This method ensures the students are learning skills beyond design and mechanics like communication, project planning and management, how to adapt and improvise, working on a team and other qualities that can be limited by classroom curriculum. It also prepares students to consider cultural differences and how to navigate them.

The water pump scenario exemplifies why this method is so effective for building those skills. While the technical aspect of the project – transporting water – isn’t difficult at surface level, the challenge comes from finding a solution that is accessible and sustainable for the local community long term, can be designed here at UCCS and then implemented in the five short days the students are on location in Uganda.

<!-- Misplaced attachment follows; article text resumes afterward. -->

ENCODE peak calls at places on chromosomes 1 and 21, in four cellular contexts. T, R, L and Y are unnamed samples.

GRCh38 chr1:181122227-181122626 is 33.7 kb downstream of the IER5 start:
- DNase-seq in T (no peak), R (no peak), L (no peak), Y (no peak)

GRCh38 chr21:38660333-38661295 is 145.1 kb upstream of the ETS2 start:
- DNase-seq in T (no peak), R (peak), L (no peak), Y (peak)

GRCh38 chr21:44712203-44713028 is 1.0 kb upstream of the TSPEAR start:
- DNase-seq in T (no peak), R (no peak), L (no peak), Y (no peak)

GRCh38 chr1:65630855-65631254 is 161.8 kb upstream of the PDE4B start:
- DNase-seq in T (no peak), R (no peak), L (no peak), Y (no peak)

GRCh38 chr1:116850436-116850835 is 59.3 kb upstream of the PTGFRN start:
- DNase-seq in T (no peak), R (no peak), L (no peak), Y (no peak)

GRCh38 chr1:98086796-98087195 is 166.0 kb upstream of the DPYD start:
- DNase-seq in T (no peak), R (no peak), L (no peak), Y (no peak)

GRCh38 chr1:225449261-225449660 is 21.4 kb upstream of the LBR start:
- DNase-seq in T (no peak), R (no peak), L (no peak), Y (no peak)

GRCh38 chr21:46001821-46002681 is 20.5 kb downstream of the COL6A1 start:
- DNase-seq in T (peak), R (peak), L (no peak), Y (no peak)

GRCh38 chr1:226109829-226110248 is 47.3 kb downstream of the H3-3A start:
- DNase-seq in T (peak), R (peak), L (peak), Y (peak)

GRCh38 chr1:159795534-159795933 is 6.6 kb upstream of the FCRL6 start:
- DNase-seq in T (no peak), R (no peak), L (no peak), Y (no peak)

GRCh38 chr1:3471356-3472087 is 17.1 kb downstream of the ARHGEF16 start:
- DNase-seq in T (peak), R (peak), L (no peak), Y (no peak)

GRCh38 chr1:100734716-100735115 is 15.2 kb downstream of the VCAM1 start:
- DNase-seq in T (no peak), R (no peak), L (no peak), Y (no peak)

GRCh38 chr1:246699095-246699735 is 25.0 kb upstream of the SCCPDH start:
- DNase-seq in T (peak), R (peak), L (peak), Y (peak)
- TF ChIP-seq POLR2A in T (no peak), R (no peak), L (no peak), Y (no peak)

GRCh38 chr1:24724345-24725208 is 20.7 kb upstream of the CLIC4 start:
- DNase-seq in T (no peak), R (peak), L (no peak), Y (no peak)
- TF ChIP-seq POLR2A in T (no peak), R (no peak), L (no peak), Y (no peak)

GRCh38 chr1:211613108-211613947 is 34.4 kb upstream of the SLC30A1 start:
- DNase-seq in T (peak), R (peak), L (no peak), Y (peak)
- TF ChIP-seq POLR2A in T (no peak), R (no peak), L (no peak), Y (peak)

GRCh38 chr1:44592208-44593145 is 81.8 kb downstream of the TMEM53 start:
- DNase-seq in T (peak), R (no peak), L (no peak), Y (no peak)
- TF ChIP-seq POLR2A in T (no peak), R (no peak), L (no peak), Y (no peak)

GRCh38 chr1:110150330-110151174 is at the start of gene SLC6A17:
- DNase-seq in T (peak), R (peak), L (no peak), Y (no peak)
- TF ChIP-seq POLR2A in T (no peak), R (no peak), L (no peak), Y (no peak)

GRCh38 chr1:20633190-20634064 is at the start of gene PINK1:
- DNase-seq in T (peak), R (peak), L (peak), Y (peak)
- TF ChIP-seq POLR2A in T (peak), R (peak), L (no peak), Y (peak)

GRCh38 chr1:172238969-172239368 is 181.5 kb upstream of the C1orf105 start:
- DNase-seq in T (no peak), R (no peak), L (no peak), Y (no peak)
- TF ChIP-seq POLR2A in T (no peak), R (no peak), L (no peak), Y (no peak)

The system needed to be easy to replicate, made with materials locals could easily obtain, designed to work without power, transport the water in a way that kept it safe for drinking and many other specifications. By involving the residents of the area as much as possible, the students learn both how to ask the right questions for a design and what is truly the best course of action for specific circumstances.

“If you don’t understand the people, you don’t understand the limitations and the constraints,” Gorder emphasized. “What we are endeavoring to do is to improve the situation, not solve the problem, and we want the local folks involved in every step of it from the very beginning to the very end.”